11 September 2008
The National Patient Safety Agency (NPSA) is launching the next four in a series of ten factsheets for all healthcare staff and care caterers to support the 10 key characteristics of good nutritional care at the National Association of Care Catering’s conference in Birmingham today (11 September).
These factsheets have been produced by the NPSA in conjunction with the Royal College of Nursing, the Hospital Caterers Association, the National Association of Care Catering, BAPEN (British Association for Parenteral and Enteral Nutrition) and key stakeholders from the private sector, to improve the nutritional screening of patients and service users when they enter a care setting. This ensures people have access to food and beverages whenever they need them and improves nutritional planning for all patients.
Nutritional screening is historically poorly complied with amongst healthcare professionals. In 2006 The National Institute for Health and Clinical Excellence (NICE) estimated that only 30% of patients were screened for malnutrition on admission to hospital. In 2007 the British Association for Parenteral and Enteral Nutrition (BAPEN) found that 28% of 11,600 patients studied were at risk of malnutrition on admission to hospital.
Speaking about the importance of nutritional screening, Caroline Lecko, Nutrition lead at the NPSA said: “Routine nutritional screening of patients and service users is something that all health and social care settings should establish. The early detection of malnutrition by the screening of vulnerable risk groups – those with chronic disease and the elderly – can identify those who would benefit from specialised dietary support. We urge all health and social care staff and care caterers to follow the guidance laid out in these factsheets to help improve nutrition and hydration standards in all health and social care settings.”
The factsheets recommend that all patients and service users should have access to food and beverages 24 hours a day, ensuring good nutritional care is achieved and is at the heart of service planning.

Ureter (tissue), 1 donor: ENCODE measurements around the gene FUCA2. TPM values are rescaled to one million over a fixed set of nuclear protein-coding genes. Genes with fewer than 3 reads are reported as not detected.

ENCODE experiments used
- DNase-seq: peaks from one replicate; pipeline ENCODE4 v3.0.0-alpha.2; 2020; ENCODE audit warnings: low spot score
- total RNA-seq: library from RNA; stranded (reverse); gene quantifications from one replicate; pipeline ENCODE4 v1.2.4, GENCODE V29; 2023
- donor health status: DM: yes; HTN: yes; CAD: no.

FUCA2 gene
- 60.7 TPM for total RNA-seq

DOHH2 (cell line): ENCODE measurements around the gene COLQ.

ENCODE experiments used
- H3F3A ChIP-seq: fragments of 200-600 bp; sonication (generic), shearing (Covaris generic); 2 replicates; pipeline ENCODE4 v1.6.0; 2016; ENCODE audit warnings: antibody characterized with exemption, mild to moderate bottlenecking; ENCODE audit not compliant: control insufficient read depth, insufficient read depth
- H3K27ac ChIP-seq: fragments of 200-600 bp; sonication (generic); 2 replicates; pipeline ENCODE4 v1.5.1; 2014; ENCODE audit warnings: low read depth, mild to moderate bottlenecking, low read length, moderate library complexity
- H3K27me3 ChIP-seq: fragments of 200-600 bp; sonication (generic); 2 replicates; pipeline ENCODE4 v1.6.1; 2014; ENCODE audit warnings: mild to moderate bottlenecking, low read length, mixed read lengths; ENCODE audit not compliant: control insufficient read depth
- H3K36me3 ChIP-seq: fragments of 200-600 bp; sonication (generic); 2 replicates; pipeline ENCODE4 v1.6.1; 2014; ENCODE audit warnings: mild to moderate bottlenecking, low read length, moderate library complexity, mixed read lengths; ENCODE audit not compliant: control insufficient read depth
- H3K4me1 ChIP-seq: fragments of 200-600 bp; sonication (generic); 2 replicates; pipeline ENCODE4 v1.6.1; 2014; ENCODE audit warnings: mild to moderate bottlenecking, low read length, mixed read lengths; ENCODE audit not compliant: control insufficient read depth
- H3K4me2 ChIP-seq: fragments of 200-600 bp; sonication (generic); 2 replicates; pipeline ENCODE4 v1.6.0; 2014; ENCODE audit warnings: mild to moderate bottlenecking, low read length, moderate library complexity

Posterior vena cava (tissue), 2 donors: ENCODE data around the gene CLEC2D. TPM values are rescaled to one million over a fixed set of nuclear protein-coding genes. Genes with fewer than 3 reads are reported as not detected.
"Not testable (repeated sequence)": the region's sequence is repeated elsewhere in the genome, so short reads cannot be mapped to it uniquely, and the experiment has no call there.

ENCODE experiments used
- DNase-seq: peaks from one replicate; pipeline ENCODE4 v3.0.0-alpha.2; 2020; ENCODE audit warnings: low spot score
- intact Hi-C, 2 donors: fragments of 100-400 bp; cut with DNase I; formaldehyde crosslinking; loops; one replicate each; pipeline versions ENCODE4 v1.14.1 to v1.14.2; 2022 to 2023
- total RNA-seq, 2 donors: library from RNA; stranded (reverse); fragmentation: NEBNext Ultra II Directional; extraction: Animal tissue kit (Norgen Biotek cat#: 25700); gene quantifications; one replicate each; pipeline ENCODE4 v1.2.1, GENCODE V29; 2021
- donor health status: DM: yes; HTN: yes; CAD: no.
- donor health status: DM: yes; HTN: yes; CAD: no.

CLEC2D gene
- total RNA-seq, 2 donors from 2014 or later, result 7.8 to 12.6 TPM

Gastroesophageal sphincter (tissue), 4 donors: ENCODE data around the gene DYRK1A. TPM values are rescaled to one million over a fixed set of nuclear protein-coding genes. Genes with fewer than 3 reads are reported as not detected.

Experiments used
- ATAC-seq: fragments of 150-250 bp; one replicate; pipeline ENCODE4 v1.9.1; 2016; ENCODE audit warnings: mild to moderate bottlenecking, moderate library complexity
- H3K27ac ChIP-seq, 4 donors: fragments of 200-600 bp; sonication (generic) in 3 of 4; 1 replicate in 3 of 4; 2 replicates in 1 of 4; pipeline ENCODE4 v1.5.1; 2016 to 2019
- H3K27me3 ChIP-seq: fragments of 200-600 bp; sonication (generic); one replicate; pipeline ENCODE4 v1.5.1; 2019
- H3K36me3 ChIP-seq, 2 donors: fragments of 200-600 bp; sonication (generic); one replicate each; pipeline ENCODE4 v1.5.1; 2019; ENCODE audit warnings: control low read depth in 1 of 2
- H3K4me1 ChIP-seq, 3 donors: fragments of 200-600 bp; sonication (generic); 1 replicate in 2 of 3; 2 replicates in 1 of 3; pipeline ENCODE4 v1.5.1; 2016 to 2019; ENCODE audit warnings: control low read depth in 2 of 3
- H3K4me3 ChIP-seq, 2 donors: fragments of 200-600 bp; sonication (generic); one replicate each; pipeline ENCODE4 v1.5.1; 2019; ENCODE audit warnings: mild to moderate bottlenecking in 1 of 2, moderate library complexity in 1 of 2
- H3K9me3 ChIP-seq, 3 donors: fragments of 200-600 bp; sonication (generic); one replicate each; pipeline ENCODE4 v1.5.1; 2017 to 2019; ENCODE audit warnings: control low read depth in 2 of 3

Another key focus in the factsheets is the need to ensure that every patient and service user has a nutritional care plan which identifies their unique nutritional needs and how they can be met. This could include considerations such as providing help and advice on food choices; ensuring food is tasty, appealing and of good nutritional value and providing a pleasant environment in which to eat.
Patrick South, Head of Public Affairs of Age Concern England said, “The NPSA factsheets are an important step towards ending the scandal of malnutrition in hospitals. It is crucial that every ward in every hospital now put these recommendations into practice. There should be no excuse for patients not getting the nutritional support they need to make a full recovery from illness.”
The 10 Key Characteristics for good nutritional care in hospitals were produced by the Council of Europe Alliance (UK) in October 2007, including representation from Government and non-Government organisations across the UK with an interest in nutritional care, including the NPSA, the British Dietetic Association, BAPEN, the Royal College of Nursing, the Hospital Caterers Association and the Royal College of Physicians.
The NPSA factsheets have been produced to support these 10 characteristics and the remaining three will be available in April 2009.
View the NPSA’s four nutritional factsheets.
Notes for editors:
Media enquiries and for copies of the factsheets contact: Amelia Lyons in the NPSA Communications Department on 020 7927 9580 or email@example.com.
The NPSA will also be announcing the winners for the Patient Safety Hydration Best Practice Award at the National Association of Care Catering Conference on the 11 September 2008. The award recognises best practice in Hydration to improve patient safety.
The National Patient Safety Agency encompasses the National Research Ethics Service, National Reporting and Learning Service and the National Clinical Assessment Service. Our vision is to lead and contribute to improved, safe patient care by informing, supporting and influencing healthcare individuals and organisations. Each division works within its sphere of expertise to improve patient outcomes.